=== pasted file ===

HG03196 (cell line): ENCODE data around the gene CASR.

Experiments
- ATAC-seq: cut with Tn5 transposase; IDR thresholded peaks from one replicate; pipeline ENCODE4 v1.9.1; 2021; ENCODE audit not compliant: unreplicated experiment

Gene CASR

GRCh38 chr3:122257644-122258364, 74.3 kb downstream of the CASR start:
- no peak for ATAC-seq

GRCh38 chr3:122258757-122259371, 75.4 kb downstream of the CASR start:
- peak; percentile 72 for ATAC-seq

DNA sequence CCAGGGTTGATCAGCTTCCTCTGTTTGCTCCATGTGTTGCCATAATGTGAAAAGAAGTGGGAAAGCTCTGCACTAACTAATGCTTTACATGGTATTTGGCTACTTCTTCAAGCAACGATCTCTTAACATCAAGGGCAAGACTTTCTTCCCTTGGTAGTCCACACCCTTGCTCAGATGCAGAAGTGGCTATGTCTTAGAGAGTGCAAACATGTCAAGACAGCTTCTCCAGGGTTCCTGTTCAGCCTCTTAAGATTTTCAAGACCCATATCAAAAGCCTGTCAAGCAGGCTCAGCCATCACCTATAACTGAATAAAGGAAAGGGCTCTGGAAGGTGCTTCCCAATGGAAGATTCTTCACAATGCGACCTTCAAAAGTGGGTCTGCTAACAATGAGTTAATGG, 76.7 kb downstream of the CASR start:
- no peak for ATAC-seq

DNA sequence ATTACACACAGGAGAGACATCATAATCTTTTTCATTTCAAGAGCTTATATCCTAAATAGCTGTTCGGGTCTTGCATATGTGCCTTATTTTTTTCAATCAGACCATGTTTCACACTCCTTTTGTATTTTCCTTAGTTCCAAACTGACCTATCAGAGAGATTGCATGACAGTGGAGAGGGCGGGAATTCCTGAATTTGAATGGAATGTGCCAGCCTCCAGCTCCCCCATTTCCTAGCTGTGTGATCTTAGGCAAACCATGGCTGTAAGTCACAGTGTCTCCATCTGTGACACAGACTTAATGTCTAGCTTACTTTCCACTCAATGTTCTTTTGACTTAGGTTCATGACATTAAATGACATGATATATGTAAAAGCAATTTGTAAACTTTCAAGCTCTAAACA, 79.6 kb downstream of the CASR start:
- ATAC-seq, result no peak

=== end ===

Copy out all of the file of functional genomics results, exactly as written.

HG03196 (cell line): ENCODE data around the gene CASR.

Experiments
- ATAC-seq: cut with Tn5 transposase; IDR thresholded peaks from one replicate; pipeline ENCODE4 v1.9.1; 2021; ENCODE audit not compliant: unreplicated experiment

Gene CASR

GRCh38 chr3:122257644-122258364, 74.3 kb downstream of the CASR start:
- no peak for ATAC-seq

GRCh38 chr3:122258757-122259371, 75.4 kb downstream of the CASR start:
- peak; percentile 72 for ATAC-seq

DNA sequence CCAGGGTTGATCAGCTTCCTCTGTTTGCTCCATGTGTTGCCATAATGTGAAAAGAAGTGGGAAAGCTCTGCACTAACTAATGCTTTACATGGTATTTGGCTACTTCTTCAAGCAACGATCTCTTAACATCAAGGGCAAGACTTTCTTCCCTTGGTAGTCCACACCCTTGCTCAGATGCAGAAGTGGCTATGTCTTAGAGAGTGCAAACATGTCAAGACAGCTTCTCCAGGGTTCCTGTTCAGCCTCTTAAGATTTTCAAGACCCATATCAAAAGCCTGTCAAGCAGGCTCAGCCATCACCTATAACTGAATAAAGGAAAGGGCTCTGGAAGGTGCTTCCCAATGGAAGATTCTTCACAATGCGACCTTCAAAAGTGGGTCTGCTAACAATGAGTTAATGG, 76.7 kb downstream of the CASR start:
- no peak for ATAC-seq

DNA sequence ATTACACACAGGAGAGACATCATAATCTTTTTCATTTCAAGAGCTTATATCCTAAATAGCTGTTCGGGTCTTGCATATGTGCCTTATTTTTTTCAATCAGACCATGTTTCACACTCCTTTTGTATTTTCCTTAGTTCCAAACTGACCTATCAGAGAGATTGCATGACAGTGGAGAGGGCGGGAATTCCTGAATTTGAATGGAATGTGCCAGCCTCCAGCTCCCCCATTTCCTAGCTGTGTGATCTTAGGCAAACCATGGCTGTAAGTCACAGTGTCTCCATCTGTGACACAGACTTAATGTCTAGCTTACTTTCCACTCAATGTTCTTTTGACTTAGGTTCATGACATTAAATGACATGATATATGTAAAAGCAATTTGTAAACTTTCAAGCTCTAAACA, 79.6 kb downstream of the CASR start:
- ATAC-seq, result no peak